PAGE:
Château de Bagatelle

Paris, France

The Château de Bagatelle is a small neoclassical château with a French landscape garden in the 16th arrondissement of Paris. The château is intended for brief stays while hunting in the Bois and it was initially built as a small hunting lodge for the Maréchal d'Estrées in 1720. Bagatelle from the Italian bagattella, means a trifle, or little decorative nothing. In 1775, the Comte d'Artois, Louis XVI's brother, purchased the property from the prince de Chimay. The Comte soon had the existing house torn down with plans to rebuild. Famously, Marie-Antoinette wagered against the Comte, her brother-in-law, that the new château could not be completed within three months. The Comte engaged the neoclassical architect François-Joseph Bélanger to design the building that remains in the park today. The Comte won his bet, completing the house, the only residence ever designed and built expressly for him, in sixty-three days, from September 1777.

It is estimated that the project, which came to include manicured gardens, employed eight hundred workers and cost over three million livres. Bélanger's brother-in-law Jean-Démosthène Dugourc provided much of the decorative detail. The central domed feature was a music-room. The master bedroom was fitted up in the manner of a military tent, and Hubert Robert executed a set of six Italianate landscapes for the bathroom. Most of the furnishings were provided by numerous Parisian marchand-merciers, notably Dominique Daguerre; a decorative painter was A.-L. Delabrière.

Following the Revolution, Napoleon I installed his son the Roi de Rome there, before the château was restored to the Bourbons. In 1835 it was sold by Henry, Count of Chambord to Francis Seymour-Conway, 3rd Marquess of Hertford and was inherited on his death seven years later by his son the 4th Marquess, who already lived in Paris for most of the year. It contained the largest part of his extensive collection of French paintings, sculptures, furniture and works of decorative art, most of which went to form the Wallace Collection, London. Bagatelle underwent five years of redecorating and extensions, and then Lord Hertford did not reside in it until 1848.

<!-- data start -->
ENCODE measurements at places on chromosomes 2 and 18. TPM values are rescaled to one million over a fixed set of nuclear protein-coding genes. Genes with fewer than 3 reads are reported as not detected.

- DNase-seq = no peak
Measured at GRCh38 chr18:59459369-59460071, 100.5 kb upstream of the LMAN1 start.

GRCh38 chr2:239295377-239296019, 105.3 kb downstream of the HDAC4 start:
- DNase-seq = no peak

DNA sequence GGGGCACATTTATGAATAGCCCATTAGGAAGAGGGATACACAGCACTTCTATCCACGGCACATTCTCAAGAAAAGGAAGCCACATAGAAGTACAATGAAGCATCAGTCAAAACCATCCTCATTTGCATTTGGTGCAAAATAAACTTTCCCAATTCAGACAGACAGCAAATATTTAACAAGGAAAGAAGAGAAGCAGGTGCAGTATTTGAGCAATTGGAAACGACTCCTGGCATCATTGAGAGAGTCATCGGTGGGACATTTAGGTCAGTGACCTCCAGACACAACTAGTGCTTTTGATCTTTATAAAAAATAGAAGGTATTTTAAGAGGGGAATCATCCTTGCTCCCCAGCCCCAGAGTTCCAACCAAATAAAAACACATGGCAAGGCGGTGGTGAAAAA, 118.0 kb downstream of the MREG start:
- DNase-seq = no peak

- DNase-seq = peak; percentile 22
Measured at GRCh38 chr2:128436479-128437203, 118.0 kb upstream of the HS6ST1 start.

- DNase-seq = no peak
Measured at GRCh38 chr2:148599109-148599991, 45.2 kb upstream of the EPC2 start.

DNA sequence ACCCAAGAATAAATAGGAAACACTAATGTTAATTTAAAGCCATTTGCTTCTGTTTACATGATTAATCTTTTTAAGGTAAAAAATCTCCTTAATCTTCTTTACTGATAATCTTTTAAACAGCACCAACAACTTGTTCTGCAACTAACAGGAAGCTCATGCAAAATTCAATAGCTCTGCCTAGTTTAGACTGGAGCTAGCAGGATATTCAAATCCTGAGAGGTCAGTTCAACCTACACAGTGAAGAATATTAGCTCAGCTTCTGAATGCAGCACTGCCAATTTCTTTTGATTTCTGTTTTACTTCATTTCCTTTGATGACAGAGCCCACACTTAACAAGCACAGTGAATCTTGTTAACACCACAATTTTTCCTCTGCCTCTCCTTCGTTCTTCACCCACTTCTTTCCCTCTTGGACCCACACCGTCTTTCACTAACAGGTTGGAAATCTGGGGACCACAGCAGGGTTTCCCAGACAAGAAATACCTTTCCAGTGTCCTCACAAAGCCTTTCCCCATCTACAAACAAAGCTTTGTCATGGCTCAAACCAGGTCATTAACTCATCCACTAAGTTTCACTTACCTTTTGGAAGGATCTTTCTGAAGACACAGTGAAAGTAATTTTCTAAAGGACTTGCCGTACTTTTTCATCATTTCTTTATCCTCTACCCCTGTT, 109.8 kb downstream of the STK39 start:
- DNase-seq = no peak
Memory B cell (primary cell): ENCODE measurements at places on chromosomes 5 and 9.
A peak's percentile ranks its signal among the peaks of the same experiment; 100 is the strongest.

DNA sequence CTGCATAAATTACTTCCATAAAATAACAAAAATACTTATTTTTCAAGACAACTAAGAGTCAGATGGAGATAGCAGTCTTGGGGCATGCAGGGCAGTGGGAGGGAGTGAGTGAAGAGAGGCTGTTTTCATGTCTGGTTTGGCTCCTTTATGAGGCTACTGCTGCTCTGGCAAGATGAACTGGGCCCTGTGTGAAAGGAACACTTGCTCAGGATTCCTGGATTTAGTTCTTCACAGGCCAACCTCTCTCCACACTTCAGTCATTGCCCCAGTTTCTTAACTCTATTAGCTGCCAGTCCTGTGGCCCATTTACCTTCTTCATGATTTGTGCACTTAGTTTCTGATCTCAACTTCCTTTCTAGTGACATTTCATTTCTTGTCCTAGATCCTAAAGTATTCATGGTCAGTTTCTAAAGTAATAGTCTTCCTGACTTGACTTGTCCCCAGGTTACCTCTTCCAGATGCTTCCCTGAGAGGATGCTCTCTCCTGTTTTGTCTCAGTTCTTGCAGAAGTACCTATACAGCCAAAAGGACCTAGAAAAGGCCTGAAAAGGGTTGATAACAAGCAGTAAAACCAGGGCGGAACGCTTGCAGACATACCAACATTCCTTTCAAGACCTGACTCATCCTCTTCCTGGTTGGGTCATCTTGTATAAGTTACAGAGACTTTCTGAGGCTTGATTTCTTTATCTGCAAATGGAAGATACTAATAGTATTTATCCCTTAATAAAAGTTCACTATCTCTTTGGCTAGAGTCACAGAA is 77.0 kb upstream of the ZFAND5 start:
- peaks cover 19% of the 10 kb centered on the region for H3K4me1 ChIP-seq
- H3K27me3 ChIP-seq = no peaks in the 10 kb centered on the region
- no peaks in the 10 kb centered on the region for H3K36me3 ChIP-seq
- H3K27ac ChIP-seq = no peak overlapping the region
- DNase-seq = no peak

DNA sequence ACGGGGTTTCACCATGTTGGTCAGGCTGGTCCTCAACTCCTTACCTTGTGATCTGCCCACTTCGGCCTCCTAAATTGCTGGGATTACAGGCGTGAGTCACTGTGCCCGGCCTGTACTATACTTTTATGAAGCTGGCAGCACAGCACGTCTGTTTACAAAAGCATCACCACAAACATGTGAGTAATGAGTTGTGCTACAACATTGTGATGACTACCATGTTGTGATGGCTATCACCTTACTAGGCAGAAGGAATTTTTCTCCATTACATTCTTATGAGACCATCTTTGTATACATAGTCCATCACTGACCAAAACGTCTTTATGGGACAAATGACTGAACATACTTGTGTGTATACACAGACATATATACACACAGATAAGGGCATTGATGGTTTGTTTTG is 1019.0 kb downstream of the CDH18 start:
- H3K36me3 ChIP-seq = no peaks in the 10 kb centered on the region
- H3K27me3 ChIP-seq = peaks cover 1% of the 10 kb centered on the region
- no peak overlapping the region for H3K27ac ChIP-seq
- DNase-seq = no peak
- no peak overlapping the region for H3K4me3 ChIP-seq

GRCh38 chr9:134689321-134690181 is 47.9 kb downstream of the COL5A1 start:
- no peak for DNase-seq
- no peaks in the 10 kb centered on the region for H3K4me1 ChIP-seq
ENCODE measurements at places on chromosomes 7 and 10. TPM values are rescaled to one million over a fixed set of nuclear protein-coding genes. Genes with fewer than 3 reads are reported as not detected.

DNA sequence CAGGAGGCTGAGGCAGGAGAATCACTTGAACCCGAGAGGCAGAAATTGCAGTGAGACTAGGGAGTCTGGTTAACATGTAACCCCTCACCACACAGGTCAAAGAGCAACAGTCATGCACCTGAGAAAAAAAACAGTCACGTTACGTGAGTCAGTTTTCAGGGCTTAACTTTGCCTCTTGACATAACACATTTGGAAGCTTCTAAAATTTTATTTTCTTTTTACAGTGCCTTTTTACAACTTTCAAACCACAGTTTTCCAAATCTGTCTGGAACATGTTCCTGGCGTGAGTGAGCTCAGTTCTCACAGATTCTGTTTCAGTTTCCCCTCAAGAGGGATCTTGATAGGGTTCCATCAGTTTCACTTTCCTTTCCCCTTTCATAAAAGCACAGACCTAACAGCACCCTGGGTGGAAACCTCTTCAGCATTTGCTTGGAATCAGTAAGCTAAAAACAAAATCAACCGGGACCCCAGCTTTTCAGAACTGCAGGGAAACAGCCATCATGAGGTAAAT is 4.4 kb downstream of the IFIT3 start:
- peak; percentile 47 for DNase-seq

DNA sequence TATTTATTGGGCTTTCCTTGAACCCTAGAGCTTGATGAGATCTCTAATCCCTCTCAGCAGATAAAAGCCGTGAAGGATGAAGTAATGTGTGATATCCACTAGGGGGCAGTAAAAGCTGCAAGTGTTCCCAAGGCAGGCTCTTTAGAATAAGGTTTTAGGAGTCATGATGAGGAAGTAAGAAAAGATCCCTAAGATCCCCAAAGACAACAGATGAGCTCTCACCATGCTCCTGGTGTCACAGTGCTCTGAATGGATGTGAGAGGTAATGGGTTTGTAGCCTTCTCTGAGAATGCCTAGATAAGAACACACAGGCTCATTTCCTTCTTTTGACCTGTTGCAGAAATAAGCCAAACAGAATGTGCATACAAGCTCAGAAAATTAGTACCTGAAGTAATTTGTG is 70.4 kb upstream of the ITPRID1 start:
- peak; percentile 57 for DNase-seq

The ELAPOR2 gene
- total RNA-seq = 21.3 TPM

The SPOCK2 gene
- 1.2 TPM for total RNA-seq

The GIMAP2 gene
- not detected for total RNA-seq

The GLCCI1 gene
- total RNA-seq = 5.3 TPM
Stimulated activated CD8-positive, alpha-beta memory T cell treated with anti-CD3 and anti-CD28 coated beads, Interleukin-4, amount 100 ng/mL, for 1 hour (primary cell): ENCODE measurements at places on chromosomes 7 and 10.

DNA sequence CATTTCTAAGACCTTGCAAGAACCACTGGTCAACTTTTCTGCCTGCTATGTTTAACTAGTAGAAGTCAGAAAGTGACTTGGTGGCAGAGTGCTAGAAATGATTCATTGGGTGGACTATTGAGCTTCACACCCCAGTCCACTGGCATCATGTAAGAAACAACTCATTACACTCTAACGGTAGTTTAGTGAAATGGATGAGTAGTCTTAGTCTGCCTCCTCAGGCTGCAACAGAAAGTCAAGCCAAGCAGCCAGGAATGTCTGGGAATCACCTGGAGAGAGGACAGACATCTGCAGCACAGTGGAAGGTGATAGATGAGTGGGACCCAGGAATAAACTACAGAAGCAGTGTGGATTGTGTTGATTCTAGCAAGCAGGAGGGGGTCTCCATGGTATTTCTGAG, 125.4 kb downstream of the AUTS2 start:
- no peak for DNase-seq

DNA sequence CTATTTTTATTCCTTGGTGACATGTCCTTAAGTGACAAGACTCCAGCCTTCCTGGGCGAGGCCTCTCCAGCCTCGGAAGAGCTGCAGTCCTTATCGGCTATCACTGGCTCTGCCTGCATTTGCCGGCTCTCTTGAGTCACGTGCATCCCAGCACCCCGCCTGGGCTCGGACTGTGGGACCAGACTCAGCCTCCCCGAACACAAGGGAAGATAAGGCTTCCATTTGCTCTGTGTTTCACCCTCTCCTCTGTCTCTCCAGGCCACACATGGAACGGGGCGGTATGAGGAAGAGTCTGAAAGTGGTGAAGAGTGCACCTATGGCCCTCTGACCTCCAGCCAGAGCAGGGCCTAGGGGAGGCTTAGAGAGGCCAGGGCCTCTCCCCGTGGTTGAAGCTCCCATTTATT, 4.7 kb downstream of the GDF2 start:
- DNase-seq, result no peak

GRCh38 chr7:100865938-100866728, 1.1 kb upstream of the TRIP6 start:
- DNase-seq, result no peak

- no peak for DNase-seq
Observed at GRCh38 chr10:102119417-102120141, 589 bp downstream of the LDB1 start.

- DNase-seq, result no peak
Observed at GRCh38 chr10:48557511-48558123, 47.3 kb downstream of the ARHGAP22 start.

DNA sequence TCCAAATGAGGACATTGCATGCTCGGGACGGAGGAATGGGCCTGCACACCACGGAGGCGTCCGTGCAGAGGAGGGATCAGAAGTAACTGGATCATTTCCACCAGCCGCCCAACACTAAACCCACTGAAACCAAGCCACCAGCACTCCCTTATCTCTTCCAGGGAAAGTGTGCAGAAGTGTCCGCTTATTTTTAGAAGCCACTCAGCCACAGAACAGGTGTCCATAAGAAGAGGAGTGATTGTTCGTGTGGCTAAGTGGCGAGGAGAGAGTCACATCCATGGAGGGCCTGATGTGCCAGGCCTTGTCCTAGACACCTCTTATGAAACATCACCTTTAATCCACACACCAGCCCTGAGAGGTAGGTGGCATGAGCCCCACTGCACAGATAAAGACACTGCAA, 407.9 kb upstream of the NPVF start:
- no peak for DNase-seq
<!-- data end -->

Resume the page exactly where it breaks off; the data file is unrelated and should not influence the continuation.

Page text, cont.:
Like most of his unentailed property, Bagatelle was left to his illegitimate son Sir Richard Wallace on Lord Hertford's death in 1870, as his entailed property and his title passed to a distant cousin. Bagatelle was acquired from his heir Sir John Murray-Scott by the City of Paris in 1905.

The Bagatelle gardens, created by Jean-Claude Nicolas Forestier, are the site of the annual international competition for new roses run by the City of Paris in June of each year. The formal garden spaces surrounding the château, which was linked to its dependencies by underground tunnels, was expanded with a surrounding park in the naturalistic English landscape style by the Scottish garden-designer Thomas Blaikie, and dotted with sham ruins, an obelisk, a pagoda, primitive hermits' huts and grottoes.

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Founded: 1777
Category: Palaces, manors and town halls in France

Rating

4.6/5 (based on Google user reviews)

User Reviews

Srishilpa M (2 years ago)
It was really excited to see peacock. It will touch us and stay along with us for sometime. Lot of varieties of roses, children playground is also available.
Sarah Wassermann (2 years ago)
One of the most beautiful parks in the Parisian region once the flowers show themselves
Alexandre Alex (2 years ago)
A nice place to relax, bbq or kite flying if there is wind.
Jeanne Berger (2 years ago)
Parc de Bagatelle is worth visiting throughout the year. Wonderful to see the changes that come with the seasons.
Thomas Endres (2 years ago)
Great and easy to reach park, lots of animals for children to see. Definitely worth going, free during winter.
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